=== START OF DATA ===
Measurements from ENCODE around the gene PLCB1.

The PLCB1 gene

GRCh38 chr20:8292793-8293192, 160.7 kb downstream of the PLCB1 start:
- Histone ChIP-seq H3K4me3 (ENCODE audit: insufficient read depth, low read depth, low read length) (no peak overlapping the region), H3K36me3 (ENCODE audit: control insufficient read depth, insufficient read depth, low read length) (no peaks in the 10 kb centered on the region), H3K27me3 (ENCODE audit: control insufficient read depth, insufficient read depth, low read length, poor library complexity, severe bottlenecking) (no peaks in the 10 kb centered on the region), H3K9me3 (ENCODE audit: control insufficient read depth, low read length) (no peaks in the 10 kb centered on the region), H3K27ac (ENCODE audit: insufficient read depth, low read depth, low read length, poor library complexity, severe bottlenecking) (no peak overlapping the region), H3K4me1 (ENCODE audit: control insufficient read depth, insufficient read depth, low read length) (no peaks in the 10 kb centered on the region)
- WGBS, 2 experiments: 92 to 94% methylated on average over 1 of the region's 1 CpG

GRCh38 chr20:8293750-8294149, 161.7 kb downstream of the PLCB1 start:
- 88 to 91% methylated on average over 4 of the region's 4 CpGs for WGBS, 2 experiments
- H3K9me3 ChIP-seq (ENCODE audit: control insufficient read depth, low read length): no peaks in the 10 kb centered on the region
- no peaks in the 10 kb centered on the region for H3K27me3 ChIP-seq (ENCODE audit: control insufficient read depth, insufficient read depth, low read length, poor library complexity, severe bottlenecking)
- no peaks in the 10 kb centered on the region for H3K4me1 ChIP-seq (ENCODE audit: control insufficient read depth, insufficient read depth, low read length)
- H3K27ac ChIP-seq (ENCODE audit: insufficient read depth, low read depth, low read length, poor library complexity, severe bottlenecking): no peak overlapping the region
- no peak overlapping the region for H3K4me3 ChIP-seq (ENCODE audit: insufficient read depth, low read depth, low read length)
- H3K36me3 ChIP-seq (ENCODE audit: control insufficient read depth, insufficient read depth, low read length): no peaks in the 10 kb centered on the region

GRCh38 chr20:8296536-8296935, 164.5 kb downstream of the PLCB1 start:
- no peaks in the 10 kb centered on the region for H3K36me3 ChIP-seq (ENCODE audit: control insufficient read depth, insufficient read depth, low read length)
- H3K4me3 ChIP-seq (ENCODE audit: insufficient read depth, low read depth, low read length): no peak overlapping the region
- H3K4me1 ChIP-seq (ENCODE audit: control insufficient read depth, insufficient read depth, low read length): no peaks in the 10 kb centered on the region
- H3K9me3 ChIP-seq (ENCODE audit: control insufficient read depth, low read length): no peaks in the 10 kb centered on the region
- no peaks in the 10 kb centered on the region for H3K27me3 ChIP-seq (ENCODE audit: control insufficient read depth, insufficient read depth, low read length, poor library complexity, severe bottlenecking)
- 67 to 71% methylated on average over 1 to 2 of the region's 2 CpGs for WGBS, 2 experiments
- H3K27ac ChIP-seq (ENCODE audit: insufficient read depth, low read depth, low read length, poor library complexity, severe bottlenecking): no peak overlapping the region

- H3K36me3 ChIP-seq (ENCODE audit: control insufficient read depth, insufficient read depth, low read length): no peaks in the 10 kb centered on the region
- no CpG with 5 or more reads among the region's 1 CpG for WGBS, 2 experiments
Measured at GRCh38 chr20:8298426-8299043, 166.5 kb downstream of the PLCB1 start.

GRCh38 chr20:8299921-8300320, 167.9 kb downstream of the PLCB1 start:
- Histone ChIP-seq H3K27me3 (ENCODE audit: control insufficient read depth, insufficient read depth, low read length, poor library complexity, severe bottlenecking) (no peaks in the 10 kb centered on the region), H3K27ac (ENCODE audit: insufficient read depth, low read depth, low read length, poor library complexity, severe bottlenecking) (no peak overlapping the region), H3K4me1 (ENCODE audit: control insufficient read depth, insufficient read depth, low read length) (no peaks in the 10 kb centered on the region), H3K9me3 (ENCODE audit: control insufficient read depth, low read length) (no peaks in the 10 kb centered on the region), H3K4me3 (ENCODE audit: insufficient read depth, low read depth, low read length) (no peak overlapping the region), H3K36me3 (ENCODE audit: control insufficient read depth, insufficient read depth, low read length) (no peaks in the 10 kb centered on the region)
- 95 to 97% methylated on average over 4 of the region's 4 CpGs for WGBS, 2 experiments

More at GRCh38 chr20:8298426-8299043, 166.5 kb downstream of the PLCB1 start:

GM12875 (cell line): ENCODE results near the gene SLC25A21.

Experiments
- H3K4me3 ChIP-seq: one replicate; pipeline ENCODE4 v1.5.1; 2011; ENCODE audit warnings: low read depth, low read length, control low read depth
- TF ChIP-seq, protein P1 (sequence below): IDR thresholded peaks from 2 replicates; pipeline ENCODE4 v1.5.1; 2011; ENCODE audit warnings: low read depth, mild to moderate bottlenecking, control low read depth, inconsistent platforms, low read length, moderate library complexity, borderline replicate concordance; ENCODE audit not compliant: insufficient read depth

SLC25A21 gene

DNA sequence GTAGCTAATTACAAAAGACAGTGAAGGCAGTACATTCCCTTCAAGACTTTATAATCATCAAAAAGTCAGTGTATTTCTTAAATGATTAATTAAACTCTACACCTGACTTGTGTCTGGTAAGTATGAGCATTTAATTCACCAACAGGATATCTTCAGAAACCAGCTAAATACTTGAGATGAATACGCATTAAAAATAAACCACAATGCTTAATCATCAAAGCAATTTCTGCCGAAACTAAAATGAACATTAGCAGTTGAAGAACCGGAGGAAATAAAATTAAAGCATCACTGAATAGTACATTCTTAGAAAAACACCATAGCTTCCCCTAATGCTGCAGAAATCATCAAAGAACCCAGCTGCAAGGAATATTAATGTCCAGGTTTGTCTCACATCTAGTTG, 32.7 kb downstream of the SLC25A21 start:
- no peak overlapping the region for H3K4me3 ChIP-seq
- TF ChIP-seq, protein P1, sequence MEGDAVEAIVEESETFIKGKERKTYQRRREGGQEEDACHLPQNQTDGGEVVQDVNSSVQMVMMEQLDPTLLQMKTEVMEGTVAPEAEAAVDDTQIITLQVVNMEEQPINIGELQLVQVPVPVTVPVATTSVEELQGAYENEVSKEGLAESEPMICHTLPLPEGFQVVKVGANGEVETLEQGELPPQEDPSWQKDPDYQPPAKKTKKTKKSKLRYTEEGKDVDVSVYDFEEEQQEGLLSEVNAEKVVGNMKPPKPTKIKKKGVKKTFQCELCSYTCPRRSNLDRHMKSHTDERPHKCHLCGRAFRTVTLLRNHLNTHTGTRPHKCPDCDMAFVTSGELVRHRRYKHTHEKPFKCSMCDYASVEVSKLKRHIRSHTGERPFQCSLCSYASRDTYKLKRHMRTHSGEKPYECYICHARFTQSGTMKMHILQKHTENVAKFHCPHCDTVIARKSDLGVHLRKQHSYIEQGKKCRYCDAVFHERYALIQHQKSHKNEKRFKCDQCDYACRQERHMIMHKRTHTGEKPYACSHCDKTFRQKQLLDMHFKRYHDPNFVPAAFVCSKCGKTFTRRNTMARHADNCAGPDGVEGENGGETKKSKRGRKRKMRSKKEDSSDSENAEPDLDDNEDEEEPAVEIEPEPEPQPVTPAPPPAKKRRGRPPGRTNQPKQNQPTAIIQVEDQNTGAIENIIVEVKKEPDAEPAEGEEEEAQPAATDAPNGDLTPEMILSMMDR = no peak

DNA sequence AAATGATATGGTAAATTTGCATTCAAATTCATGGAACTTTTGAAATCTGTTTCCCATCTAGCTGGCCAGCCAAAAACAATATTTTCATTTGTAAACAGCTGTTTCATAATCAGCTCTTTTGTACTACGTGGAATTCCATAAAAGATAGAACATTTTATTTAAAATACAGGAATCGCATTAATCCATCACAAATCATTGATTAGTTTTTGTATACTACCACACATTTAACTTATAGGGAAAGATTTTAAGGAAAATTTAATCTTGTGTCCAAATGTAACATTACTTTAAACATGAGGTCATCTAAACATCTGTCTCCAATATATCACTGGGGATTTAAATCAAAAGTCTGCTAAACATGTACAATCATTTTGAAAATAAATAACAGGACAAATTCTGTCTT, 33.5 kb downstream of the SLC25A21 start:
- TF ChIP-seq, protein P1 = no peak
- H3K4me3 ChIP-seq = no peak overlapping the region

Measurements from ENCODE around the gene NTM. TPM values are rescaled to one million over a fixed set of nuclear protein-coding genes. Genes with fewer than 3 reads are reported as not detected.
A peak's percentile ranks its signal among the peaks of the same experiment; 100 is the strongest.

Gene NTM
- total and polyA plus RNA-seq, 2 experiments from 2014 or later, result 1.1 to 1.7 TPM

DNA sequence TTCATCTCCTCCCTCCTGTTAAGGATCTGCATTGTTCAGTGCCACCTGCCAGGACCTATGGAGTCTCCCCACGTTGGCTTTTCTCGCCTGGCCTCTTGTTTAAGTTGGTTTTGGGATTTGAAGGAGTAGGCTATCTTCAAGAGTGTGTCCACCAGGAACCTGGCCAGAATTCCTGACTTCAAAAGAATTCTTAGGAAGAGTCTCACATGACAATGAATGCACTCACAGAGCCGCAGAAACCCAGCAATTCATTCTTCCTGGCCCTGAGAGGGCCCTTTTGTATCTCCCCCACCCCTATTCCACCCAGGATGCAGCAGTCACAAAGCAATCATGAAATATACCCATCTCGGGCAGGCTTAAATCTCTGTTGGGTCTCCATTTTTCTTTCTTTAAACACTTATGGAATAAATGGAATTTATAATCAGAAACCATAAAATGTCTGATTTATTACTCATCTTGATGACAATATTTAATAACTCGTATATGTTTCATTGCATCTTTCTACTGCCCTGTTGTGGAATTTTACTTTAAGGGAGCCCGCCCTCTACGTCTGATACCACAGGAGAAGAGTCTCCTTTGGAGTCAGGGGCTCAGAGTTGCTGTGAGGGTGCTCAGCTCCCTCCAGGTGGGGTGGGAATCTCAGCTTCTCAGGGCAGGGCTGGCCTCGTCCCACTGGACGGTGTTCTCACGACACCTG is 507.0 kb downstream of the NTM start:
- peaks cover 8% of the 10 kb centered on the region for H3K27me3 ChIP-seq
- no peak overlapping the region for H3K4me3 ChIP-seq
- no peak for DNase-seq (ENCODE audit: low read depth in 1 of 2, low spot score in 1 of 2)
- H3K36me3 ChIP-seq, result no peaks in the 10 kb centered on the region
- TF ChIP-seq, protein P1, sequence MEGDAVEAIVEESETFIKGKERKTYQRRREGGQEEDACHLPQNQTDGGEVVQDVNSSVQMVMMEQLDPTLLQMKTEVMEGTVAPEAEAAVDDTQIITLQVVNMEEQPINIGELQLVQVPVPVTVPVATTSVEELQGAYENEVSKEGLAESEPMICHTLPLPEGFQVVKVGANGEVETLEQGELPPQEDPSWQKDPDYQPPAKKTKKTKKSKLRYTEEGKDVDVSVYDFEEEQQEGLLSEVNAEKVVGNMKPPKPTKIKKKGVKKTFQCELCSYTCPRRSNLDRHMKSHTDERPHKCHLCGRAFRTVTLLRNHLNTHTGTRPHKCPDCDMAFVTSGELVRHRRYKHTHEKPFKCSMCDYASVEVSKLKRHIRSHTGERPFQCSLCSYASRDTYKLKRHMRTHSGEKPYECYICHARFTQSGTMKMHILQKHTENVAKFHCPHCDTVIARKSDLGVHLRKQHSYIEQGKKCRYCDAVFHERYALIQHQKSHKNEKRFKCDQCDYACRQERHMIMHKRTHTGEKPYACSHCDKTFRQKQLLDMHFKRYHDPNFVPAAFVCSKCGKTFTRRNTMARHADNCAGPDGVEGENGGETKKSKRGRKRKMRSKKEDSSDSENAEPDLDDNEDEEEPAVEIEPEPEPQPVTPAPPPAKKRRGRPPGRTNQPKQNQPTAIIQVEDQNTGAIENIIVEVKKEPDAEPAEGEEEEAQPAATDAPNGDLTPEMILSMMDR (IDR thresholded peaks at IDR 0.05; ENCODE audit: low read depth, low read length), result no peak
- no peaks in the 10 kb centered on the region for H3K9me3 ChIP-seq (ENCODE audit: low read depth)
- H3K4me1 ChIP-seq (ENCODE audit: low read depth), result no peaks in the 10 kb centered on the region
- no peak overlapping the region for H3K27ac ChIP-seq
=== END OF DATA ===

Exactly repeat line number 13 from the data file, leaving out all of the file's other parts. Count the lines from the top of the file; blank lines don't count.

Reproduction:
- H3K36me3 ChIP-seq (ENCODE audit: control insufficient read depth, insufficient read depth, low read length): no peaks in the 10 kb centered on the region